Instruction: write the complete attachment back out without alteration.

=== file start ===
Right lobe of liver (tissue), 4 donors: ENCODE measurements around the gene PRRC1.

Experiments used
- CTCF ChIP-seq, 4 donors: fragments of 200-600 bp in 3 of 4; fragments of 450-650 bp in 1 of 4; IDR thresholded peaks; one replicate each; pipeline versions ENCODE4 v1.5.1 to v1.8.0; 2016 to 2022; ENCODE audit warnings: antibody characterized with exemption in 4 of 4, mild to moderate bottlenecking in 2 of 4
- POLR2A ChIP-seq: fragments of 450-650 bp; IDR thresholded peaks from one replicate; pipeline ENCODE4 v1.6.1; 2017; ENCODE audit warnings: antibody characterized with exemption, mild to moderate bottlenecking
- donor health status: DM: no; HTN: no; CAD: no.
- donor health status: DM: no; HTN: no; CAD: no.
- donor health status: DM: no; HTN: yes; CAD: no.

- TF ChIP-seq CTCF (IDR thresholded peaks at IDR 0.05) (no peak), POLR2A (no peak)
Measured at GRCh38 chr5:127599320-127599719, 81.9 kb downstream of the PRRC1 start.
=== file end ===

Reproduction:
Right lobe of liver (tissue), 4 donors: ENCODE measurements around the gene PRRC1.

Experiments used
- CTCF ChIP-seq, 4 donors: fragments of 200-600 bp in 3 of 4; fragments of 450-650 bp in 1 of 4; IDR thresholded peaks; one replicate each; pipeline versions ENCODE4 v1.5.1 to v1.8.0; 2016 to 2022; ENCODE audit warnings: antibody characterized with exemption in 4 of 4, mild to moderate bottlenecking in 2 of 4
- POLR2A ChIP-seq: fragments of 450-650 bp; IDR thresholded peaks from one replicate; pipeline ENCODE4 v1.6.1; 2017; ENCODE audit warnings: antibody characterized with exemption, mild to moderate bottlenecking
- donor health status: DM: no; HTN: no; CAD: no.
- donor health status: DM: no; HTN: no; CAD: no.
- donor health status: DM: no; HTN: yes; CAD: no.

- TF ChIP-seq CTCF (IDR thresholded peaks at IDR 0.05) (no peak), POLR2A (no peak)
Measured at GRCh38 chr5:127599320-127599719, 81.9 kb downstream of the PRRC1 start.